For both these ends an institution of the kind we have named is essential. The force of a great stream of aspiration must be poured over the country, which will sweep away as in a flood the hesitations, the selfishnesses, the fears, the self-distrust, the want of fervour and the want of faith which stand in the way of the spread of the great national awakening of 1905. A mightier fountain of the spirit must be prepared from which this stream of aspiration can be poured to fertilise the heart of the nation. When this is done, the aspiration towards liberty will become universal and India be ready for the great effort.
The organisation7 of Swaraj can only be effected by a host of selfless workers who will make it their sole life-work. It cannot be done by men whose best energies and time are given up to the work of earning their daily bread and only the feeble remnant to their country. The work is enormous, the time is short, but the workers are few. One institution is required which will train and support men to help those who are now labouring under great disadvantages to organise8 education, to build up the life of the villages, to spread the habit of arbitration, to help the people in time of famine and sickness, to preach Swadeshi. These workers must be selfless, free from the desire to lead or shine, devoted to the work for the country's sake, absolutely obedient yet full of energy. They must breathe the strength of the spirit, of selfless faith and aspiration derived from the spiritual guides of the institution. The material is ready and even plentiful, but the factory which will make use of the material has yet to be set on foot. When the man comes, who is commissioned by God to do it, we must be ready to recognise9 him.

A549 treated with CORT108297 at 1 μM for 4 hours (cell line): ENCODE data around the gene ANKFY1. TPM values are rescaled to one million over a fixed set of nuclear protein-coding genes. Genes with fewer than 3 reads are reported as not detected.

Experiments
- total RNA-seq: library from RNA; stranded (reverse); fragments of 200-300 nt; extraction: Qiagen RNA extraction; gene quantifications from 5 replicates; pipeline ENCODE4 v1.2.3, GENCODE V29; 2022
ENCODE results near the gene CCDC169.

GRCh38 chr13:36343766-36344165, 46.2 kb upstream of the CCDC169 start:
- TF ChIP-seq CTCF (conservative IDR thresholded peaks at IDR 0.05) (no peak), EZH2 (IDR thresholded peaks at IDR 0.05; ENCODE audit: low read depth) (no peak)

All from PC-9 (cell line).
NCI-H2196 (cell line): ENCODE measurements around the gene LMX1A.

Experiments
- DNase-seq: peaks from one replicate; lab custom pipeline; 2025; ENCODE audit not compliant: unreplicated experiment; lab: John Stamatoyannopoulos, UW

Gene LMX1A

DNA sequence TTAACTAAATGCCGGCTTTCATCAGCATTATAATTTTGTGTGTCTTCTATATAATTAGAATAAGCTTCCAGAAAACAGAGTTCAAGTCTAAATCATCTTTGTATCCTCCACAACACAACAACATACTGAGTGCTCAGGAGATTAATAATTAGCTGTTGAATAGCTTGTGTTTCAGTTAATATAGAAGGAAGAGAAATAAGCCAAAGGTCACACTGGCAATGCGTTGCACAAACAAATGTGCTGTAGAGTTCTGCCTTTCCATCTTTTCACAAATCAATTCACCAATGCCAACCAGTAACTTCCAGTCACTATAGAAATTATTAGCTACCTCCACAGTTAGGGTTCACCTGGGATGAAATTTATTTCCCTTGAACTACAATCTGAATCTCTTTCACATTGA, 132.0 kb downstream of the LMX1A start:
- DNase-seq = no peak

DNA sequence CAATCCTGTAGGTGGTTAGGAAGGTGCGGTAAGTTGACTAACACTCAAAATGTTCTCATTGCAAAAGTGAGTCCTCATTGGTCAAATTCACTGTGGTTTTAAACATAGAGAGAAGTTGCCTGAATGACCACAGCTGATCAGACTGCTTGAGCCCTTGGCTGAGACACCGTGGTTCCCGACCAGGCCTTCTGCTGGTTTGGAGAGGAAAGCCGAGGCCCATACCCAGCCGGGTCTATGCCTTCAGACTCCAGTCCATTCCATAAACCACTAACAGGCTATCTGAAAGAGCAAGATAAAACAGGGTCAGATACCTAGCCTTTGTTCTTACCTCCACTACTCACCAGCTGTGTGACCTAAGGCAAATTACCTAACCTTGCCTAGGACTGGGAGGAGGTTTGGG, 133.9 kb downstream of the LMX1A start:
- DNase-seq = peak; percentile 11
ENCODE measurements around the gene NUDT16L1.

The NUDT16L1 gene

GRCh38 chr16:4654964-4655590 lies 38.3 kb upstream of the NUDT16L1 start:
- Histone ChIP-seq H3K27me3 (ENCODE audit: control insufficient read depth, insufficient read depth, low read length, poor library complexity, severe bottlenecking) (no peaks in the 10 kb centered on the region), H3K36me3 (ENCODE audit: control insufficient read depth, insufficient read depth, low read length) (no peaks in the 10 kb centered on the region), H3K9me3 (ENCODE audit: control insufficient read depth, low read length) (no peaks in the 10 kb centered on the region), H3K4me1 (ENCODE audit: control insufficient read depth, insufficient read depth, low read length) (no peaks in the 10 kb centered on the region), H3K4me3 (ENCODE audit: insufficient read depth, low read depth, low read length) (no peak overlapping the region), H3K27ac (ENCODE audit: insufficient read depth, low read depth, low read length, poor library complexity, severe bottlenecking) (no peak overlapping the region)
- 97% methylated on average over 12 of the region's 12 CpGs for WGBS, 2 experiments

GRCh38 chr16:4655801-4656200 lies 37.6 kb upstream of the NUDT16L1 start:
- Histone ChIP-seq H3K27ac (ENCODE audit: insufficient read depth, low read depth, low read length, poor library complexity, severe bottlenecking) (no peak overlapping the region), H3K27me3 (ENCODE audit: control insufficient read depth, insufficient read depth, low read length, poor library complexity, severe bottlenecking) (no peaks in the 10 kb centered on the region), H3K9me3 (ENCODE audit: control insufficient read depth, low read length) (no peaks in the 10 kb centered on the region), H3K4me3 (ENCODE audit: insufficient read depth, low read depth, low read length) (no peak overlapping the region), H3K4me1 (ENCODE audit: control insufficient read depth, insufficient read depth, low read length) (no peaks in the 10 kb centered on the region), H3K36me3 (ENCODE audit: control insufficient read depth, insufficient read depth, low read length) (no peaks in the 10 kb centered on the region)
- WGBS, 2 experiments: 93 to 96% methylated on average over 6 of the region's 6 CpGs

Later edition of this work: The Complete Works of Sri Aurobindo.- Set in 37 volumes.- Volumes 6-7.- Bande Mataram: Political Writings and Speeches. 1890–1908 .- Pondicherry: Sri Aurobindo Ashram, 2002.- 1182 p.
1 The exact date of the article is uncertain. It appeared in the daily edition on 18 or 19 March. Both these issues have been lost. The article was reprinted in the weekly edition on 22 March.
2 2002 ed. CWSA, vol.6-7: wake
3 2002 ed. CWSA, vol.6-7: organize
4 2002 ed. CWSA, vol.6-7: an
5 2002 ed. CWSA, vol.6-7: organized
6 2002 ed. CWSA, vol.6-7: organize
7 2002 ed. CWSA, vol.6-7: organization
8 2002 ed. CWSA, vol.6-7: organize
9 2002 ed. CWSA, vol.6-7: recognize